CubaNews / September 2001
By Larry Luxner
HAVANA -- The John Bull Group, a leading retailer in the Bahamas, inaugurated a 104-square-meter luxury boutique in Havana last December, seven years after opening its first Cuban outlet in Varadero. But it doesn't plan to expand any further for the time being.
"It's difficult working here because your hands are so tied," said Mike Russell, foreign operations manager at John Bull, which has 20 outlets in the Bahamas -- specifically Nassau, Paradise Island, Abaco and Eleuthra.
"Everything has to go through the Cuban government," Russell told CubaNews. "In the Bahamas, we operate our business pretty much how we want to, but here, we're not able to do the things we want. For instance, we can't have any interaction with the staff like giving them incentives to make them want to go out and be true salespersons and sell until they can't sell anymore. That's a hindrance. We put the merchandise there and staff get paid whether they sell or they don't."
Another thing that irks Russell is Havana's constantly changing customs laws.
"Customs has taken more control of the country, and from what I understand, they're starting to tighten up on regulations and make sure everything is done by the book," he said. "They keep changing the rules and regulations to try to get back on track."
John Bull is in Cuba thanks to a joint venture with Universal, a division of Cuban state tourism agency Cubanacan. Universal operates the store and provides the employees, while John Bull provides luxury goods. The product portfolio of the new store includes watches by Rado, Gucci, TAG Heuer and Citizen that start at $60 and go as high as $400. It also offers two lines of Colombian leather goods (Carib Style and III Milenio), and generic gold and silver jewelry, as well as a line of Aztec-inspired jewelry from Colombia called L.A. Cano.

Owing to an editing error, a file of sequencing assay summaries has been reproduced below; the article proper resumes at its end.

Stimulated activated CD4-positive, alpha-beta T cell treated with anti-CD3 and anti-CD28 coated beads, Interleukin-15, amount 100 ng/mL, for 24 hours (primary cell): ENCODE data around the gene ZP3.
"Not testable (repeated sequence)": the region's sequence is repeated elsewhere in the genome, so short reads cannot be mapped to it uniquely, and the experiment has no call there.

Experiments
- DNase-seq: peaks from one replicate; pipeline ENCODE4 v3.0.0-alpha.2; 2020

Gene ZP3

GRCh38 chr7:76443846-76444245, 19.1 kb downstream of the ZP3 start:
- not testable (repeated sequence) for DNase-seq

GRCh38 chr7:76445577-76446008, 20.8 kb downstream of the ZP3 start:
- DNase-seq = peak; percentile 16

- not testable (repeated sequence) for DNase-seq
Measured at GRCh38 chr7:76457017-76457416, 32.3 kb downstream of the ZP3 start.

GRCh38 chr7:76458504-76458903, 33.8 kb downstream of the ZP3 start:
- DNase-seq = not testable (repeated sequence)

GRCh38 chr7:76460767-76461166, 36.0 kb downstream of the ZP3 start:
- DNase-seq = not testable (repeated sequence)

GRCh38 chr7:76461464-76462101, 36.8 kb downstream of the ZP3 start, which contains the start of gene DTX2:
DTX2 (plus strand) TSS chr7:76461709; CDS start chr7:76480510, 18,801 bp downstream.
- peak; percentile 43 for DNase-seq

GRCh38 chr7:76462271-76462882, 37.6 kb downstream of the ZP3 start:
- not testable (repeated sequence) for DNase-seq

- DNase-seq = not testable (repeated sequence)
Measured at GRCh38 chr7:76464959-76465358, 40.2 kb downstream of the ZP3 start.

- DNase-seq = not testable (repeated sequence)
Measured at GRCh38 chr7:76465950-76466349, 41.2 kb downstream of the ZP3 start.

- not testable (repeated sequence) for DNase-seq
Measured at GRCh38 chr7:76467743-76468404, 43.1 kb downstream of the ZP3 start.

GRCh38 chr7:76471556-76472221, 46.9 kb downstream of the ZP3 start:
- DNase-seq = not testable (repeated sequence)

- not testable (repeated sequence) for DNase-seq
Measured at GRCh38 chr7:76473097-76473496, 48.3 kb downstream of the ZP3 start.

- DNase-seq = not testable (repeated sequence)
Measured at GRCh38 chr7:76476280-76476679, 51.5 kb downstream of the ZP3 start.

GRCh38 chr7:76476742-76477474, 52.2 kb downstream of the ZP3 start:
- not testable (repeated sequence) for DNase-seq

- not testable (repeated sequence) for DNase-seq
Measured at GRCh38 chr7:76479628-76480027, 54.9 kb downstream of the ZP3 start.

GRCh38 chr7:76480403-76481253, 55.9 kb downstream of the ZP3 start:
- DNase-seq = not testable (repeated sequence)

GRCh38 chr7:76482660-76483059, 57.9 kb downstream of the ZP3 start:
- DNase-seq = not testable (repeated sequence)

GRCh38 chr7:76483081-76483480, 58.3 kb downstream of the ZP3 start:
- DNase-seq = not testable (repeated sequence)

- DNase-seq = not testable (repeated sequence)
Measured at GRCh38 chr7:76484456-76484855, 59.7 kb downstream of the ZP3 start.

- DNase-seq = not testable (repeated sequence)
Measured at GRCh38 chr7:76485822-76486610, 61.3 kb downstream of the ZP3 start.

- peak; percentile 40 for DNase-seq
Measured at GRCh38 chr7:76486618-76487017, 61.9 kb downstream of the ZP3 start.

The store forms part of the Centro Comercio Comodoro, a shopping complex attached to the Hotel Comodoro that was recently expanded from eight stores to 18. Located at the intersection of Calle 84 and Tercera Avenida. the John Bull outlet attracts not only tourists but also foreign diplomats and local Cubans with access to dollars.
"Business is growing every month as people find out about us," Russell said. "This whole area is being developed with hotels and trade centers. It's becoming a real center of activity."
Russell, who declined to specify how much his company has invested in Cuba, said his only real competition is Coral Negro, a Cuban entity that sells watches and jewelry. But that chain sells Seikos and Swatches, and "they're not in the same ball park as us," he says.
"We do have a concession for perfume, but we found after a few years that it really wasn't worth continuing. If we had four or five outlets, maybe it would be worthwhile," he said. "We have to see how things go. It's been a long battle up to this point. We're just fine-tuning now. Hopefully tourism will increase enough to where people have the money to come shop with us."